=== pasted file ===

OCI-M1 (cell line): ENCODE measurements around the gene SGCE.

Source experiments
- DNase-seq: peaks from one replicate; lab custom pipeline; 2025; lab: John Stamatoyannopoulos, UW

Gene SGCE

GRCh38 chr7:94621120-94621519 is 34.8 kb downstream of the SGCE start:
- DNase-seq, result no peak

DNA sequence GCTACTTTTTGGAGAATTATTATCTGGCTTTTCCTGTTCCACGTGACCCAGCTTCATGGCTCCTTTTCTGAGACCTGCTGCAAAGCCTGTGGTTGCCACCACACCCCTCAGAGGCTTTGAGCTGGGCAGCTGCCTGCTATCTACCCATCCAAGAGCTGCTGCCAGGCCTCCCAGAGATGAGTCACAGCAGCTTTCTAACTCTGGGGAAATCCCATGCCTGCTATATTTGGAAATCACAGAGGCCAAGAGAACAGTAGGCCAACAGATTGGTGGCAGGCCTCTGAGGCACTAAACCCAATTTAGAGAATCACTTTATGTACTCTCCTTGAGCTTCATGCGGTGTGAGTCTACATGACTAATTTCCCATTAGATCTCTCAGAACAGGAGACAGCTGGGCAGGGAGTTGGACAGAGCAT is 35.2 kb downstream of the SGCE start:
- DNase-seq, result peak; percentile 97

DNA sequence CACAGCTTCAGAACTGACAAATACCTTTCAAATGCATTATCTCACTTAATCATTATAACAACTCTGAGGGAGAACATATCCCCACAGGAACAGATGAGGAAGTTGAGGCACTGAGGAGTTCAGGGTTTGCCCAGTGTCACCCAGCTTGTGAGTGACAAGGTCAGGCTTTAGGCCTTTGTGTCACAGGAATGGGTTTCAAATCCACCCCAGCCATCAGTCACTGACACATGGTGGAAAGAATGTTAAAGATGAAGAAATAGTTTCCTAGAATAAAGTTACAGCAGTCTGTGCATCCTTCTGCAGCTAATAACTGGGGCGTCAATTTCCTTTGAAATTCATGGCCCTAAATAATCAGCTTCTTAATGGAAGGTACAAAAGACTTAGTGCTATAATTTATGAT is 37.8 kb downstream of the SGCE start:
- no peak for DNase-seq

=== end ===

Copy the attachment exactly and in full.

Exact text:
OCI-M1 (cell line): ENCODE measurements around the gene SGCE.

Source experiments
- DNase-seq: peaks from one replicate; lab custom pipeline; 2025; lab: John Stamatoyannopoulos, UW

Gene SGCE

GRCh38 chr7:94621120-94621519 is 34.8 kb downstream of the SGCE start:
- DNase-seq, result no peak

DNA sequence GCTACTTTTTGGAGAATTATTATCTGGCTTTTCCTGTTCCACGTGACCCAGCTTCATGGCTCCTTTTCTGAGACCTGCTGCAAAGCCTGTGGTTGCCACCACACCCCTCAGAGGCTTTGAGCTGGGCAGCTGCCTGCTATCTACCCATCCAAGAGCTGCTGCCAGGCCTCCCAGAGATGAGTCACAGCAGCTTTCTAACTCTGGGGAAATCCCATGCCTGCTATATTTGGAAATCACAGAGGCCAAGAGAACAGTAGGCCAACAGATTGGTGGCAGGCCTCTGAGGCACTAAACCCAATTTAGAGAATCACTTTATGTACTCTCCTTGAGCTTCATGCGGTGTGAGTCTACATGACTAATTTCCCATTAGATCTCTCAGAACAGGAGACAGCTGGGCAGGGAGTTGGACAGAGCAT is 35.2 kb downstream of the SGCE start:
- DNase-seq, result peak; percentile 97

DNA sequence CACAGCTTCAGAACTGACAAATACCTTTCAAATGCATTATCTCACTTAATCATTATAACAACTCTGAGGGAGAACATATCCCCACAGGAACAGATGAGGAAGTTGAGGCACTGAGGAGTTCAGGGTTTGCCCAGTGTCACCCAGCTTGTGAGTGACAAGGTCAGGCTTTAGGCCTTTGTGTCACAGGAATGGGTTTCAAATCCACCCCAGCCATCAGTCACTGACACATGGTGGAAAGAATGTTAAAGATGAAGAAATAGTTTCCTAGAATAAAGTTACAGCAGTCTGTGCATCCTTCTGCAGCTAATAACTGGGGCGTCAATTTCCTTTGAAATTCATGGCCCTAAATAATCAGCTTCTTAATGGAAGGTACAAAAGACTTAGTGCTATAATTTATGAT is 37.8 kb downstream of the SGCE start:
- no peak for DNase-seq